“At the time there were very few gospel artistes. The Chataika family was among the few that had really showed promise on the market. I was confident because my music had been well received on the programme — Dzemagitare.”
Manyeruke’s career then blossomed leading to the recording of more than 23 albums including arguably his best offering to date, Ari Mandiri Jesu.
But what makes his career an outstanding one is the fact that it has not been driven by the love for commercial success or glitzy life.
Manyeruke does not live a glamorous life and there is no evidence to suggest he has made a huge windfall from his music.
Instead, he has been living happily in the shadows of some of the gospel stars he mentored.
“There was never a single day I ever thought of making money from my music because right from the beginning I was driven by the passion for music,” said Manyeruke.
“I would happily say God has blessed me through this music and have no complaints at all. Wherever I perform, the drive is always music and then of course, we can always negotiate a fee.”
Charles and Olivia Charamba are on top of the pile of gospel musicians. Manyeruke thinks they will go far.
“They have stuck together — during good and lean times. Charles and Olivia have been consistent and are real ambassadors of gospel music. Charles has always had it. I remember him very well from the early days when he would come and perform with instruments during church gatherings and the time he formed a band. He believes and loves what he does, together with his wife, Olivia,” said Manyeruke.
Manyeruke himself, has a hotshot in the family.
His last child, Emmanuel "Guspy Warrior" Manyeruke, is a dancehall sensation whose music is in sharp contrast to what his father has spent 40 years singing.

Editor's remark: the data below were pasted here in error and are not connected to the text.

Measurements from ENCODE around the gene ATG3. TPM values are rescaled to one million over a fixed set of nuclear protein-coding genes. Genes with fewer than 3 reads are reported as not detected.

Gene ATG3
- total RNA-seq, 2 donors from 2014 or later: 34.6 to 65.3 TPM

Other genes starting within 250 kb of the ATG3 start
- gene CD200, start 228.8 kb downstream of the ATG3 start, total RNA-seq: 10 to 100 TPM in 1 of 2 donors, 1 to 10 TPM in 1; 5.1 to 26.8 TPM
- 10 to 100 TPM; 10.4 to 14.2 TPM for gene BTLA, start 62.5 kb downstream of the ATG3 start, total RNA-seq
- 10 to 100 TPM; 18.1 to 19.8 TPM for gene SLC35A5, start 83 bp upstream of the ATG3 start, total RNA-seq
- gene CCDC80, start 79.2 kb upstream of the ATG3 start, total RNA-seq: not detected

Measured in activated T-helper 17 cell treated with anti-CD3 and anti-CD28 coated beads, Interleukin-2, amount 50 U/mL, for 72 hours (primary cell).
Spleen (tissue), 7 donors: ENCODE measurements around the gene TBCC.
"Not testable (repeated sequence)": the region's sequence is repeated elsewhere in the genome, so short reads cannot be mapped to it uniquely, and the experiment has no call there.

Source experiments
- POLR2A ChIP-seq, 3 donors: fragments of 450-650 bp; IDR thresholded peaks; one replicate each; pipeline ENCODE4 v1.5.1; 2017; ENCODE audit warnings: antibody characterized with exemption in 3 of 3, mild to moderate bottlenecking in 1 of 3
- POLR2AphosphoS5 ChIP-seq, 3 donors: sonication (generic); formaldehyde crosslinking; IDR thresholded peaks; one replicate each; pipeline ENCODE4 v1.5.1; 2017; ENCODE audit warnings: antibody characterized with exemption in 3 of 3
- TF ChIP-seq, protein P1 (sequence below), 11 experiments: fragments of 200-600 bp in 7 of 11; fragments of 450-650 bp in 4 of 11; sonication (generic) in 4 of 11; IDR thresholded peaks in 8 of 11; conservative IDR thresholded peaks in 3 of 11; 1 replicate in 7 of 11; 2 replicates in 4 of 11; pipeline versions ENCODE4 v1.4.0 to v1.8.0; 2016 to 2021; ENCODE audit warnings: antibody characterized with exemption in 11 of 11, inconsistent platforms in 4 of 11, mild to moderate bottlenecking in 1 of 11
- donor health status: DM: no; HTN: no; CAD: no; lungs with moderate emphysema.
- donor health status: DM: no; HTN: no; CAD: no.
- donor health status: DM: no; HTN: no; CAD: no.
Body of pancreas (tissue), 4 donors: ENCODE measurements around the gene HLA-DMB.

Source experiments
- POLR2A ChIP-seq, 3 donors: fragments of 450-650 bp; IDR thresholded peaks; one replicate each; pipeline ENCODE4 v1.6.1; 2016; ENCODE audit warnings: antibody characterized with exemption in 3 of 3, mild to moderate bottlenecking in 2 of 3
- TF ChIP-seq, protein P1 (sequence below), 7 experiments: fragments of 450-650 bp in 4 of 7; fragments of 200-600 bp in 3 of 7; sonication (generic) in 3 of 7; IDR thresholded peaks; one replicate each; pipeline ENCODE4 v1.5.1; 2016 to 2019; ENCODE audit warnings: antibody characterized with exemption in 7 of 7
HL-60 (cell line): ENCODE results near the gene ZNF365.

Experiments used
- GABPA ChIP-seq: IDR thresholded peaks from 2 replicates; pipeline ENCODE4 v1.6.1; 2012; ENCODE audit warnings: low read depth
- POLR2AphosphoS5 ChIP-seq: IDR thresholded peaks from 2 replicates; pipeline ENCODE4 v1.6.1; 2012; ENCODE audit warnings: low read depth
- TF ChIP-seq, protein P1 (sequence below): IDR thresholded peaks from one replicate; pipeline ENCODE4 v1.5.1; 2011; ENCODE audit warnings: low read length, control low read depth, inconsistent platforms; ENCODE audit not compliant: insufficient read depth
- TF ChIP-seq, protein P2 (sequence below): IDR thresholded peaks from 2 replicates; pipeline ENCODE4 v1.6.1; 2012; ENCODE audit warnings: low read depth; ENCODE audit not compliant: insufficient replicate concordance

But the affable gospel guru, contrary to media reports, has had a hand in grooming him.
“I discovered his talent many years ago when we were visiting in the United Kingdom. We went into one shop which was playing music and he astounded everyone with the way he danced."
“He showed love for music and I took reasonable steps to nurture and guide him. I have never quarrelled with Manu (Emmanuel). I am mature enough to know that we have different tastes and choices,” Manyeruke told the Daily News.
“Manu is a Christian and a family man. I hold no grudges with him for choosing secular music. For us, we are tiling the same land but using different seeds. If we use the same seeds, you start comparing me and my son.”
Guspy Warrior’s Seunononga hit song has gone viral — amplifying the decibels among those who respect his talent.
Guspy’s success has, however, made many to marvel at the patent difference between his all-energy music and his father’s calm and serene gospel tunes.
“There have been one or two comments that have been said about his video, but there is no harm intended. All my children were brought up in a Christian environment and they remain in that same culture.
“Manu is a married man and married early into his musical career because he knew the pitfalls of the industry once you become a star. I see a lot of similarities between him and my father.
“He is a leader and has strong qualities that you expect from a son and a leader of the family,” said Manyeruke.
And to celebrate his 40 years in music, Manyeruke has been honoured by Pride Africa Network, a development and research organisation, with a donation of a posh Jaguar XF car.
The car will be handed over to the veteran artiste on December 19 during a dinner to be scheduled for the Rainbow Towers in honour of the gospel music legend.